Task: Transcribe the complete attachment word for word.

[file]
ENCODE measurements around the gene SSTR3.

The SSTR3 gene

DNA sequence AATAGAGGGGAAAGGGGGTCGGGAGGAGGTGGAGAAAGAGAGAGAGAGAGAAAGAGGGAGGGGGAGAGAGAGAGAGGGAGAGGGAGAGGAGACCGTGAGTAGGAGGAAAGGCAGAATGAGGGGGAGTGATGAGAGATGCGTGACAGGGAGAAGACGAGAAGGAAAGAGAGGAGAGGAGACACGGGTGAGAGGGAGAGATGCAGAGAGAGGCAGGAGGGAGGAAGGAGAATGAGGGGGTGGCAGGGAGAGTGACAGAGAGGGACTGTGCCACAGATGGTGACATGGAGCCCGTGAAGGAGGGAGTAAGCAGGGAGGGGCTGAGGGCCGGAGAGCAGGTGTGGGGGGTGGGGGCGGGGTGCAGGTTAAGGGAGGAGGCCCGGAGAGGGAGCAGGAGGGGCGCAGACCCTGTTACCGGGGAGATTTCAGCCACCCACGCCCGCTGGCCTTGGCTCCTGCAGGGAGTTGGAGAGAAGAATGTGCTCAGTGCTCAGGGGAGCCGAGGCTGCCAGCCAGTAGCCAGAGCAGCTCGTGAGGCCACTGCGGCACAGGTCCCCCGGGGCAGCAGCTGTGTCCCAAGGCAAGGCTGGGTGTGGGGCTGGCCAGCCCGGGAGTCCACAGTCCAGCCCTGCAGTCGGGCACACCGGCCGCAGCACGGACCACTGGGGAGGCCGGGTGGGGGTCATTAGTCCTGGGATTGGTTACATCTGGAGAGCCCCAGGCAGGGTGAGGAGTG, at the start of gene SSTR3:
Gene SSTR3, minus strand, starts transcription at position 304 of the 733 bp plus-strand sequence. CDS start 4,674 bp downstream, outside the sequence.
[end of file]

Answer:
ENCODE measurements around the gene SSTR3.

The SSTR3 gene

DNA sequence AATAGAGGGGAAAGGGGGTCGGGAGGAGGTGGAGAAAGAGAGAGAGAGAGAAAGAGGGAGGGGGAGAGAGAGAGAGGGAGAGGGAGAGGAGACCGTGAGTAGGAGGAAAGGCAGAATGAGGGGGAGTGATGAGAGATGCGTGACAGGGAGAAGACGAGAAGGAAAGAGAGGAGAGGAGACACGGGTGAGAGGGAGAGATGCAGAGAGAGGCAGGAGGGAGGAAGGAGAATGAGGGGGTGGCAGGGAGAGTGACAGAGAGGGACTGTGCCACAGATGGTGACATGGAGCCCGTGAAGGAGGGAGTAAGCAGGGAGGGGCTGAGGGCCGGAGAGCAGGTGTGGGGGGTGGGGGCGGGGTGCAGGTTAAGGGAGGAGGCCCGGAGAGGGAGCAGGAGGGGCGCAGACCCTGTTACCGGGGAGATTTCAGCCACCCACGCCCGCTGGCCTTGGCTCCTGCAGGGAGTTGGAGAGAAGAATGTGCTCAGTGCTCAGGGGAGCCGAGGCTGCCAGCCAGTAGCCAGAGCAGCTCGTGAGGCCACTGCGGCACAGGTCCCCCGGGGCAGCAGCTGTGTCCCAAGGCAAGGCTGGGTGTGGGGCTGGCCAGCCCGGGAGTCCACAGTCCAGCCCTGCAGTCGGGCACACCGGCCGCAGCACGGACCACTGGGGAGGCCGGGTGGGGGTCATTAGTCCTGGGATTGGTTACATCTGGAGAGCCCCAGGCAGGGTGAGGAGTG, at the start of gene SSTR3:
Gene SSTR3, minus strand, starts transcription at position 304 of the 733 bp plus-strand sequence. CDS start 4,674 bp downstream, outside the sequence.